Petraeus is also pursuing political progress, but that effort's still lagging. Not his fault: The most that our military can do is to help establish the conditions for Iraq's leaders to succeed. But the old rivalries, bitter hatreds and personal pettiness of Baghdad's politicians have been more discouraging than the terror attacks.
That said, we're not really in Iraq for Iraq's sake now, but for our own. The long-mismanaged situation has morphed from a grand attempt to create a model democracy in the Middle East to become a fight for our strategic security - knocking al Qaeda down, keeping Iran out (see sidebar) and shaping a new Iraq that's at least benign where our interests are concerned.
Uncle Dale, Dale Thorp of Kansas City, passed away Thursday night at 10:01 PM. His daughter and son and wife were there with me at his side. He had suffered from and bravely fought cancer for 16 years, but when it spread to his kidneys, causing them to fail, he decided enough was enough and to go out on his own terms.
He did so with the calm business-like courage that characterized his life.
Yes, I'll miss the man terribly -- he was always fun to be around and a font of good advice when you were smart enough to take it. How I wish we could have him back hale & hearty. But he was neither. The diseases he fought had left him with nothing but the dregs. He had drank the cup of life to the bottom and he wisely knew his time had come.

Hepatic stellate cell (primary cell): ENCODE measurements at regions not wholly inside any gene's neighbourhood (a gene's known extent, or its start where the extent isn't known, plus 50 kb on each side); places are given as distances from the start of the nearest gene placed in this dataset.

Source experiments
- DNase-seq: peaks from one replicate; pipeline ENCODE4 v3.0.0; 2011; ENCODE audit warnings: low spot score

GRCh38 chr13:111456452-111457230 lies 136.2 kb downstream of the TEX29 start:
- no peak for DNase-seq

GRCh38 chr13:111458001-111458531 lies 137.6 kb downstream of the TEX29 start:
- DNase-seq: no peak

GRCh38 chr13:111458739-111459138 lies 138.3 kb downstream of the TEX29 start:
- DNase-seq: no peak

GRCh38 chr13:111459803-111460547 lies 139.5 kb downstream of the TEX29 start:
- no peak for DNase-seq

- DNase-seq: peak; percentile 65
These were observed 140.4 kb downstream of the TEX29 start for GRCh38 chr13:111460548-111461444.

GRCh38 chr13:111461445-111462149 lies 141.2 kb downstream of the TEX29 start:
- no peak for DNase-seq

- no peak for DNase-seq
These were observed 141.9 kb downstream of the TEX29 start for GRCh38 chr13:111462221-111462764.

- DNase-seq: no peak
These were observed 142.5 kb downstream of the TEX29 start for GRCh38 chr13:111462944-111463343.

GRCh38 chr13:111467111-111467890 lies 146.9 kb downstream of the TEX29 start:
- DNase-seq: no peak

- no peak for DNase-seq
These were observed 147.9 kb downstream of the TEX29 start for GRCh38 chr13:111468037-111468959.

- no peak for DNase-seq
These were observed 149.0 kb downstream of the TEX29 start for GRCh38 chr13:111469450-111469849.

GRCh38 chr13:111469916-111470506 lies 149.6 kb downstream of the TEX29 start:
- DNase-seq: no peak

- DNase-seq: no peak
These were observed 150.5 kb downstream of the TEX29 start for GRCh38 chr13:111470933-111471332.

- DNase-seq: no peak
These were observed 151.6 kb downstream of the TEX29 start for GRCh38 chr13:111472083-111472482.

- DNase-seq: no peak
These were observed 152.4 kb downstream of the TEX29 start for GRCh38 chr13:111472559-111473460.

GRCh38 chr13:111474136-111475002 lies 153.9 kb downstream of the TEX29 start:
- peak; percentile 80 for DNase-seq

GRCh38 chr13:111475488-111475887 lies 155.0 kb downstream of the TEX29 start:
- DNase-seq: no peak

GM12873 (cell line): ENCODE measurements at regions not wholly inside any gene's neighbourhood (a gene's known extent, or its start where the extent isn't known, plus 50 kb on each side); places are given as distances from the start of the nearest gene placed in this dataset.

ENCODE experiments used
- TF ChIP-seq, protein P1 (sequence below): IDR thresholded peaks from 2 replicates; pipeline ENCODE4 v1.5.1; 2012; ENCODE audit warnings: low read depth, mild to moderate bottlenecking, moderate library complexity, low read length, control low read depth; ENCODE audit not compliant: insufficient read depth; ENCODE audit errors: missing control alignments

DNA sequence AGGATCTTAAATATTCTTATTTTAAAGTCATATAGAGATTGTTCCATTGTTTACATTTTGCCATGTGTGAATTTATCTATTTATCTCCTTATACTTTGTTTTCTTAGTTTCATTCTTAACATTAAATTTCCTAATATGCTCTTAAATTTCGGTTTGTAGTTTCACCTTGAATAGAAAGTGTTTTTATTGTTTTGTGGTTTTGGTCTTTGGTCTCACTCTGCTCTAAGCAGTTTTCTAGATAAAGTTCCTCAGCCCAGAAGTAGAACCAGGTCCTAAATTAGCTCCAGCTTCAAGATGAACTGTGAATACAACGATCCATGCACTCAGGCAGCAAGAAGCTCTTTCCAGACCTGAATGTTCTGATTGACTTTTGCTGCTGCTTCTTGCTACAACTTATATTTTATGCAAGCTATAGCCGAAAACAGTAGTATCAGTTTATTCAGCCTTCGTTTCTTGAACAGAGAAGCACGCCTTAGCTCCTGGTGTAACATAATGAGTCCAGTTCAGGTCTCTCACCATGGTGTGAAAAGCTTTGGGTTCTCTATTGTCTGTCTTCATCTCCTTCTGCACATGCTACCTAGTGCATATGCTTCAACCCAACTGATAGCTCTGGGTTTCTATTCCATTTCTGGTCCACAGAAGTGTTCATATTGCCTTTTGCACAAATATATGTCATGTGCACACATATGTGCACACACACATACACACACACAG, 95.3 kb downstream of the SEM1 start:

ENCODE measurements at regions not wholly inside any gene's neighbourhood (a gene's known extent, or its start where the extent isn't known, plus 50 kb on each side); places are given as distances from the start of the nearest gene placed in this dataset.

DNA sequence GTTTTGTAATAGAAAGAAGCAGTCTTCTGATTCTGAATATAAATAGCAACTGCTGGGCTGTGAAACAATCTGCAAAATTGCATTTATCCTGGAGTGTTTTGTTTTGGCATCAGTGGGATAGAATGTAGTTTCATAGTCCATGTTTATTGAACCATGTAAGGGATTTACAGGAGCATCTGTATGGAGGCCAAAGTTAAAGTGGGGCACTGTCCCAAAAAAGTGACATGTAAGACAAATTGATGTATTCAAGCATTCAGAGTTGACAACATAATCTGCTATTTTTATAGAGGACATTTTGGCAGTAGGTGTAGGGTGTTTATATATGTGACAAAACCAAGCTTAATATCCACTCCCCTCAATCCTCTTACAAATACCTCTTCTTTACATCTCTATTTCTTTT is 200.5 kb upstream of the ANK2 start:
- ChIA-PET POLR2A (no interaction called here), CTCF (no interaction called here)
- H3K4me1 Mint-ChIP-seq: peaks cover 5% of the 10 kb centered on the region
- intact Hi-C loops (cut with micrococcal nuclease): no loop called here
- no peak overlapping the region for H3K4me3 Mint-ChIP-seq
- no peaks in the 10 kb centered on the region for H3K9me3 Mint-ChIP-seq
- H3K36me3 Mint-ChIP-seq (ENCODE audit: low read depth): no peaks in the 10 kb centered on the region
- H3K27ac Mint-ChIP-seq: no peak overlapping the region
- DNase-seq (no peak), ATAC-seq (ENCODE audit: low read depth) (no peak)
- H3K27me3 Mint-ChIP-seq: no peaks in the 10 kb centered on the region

I hope I can be as brave when my time comes, and I hope my family is there with me as ours was with him.
Heck, if he'd been lucky enough to die in his home town of Kansas City, Missouri, the hospital would have had to rent a hall to accommodate all who would have wanted to be at his side.
Thanks for all your help, Uncle D. You were the greatest Uncle a boy and a man could have.
PS - A nice shout out to the nurses and staff of the Physicians Medical Center of Naples, Florida. Y'all were just fantastic. Much obliged.
Hummingbird Finally, my first hummingbirds. Saw them on a fire bush in Crystal Beach, FL. My rental's neighbor's yard is all xeriscaped, which is ugly to me but just fine with the little hummers. At first, I thought they were the biggest hornets I'd ever seen.
Flamingo! One of these dudes flew right over my house. I couldn't believe it. And please don't tell me it was a roseated spoonbill because it was a frickin' flamingo, dude! Huge and pink and right there above me. I was like so freaking out, you know?
Falcon! Don't see these guys too often. Wish we did. Bet the morning doves don't.
Black Skimmer These beauties are getting scarce, but one flew by yesterday at low tide on the hunt for minnows.
Dead sea turtle cool, but smelly
Reddish Egret These have been hanging out around the pool quite a bit lately. Must be a new group of adolesent birds -- the youngsters like to hunt where the water is clear, and it takes them a day to figure out there are not now and never will be fish in the swimming pool no matter how clear the water.
Brown Pelican I saw a flock of about 200 of these at Disappearing Island yesterday, just south of Anclote Island on the west coast of FL. Good to see such a large flock.
Wood Pecker They've developed a sudden interest in the orange tree, which just went into bloom.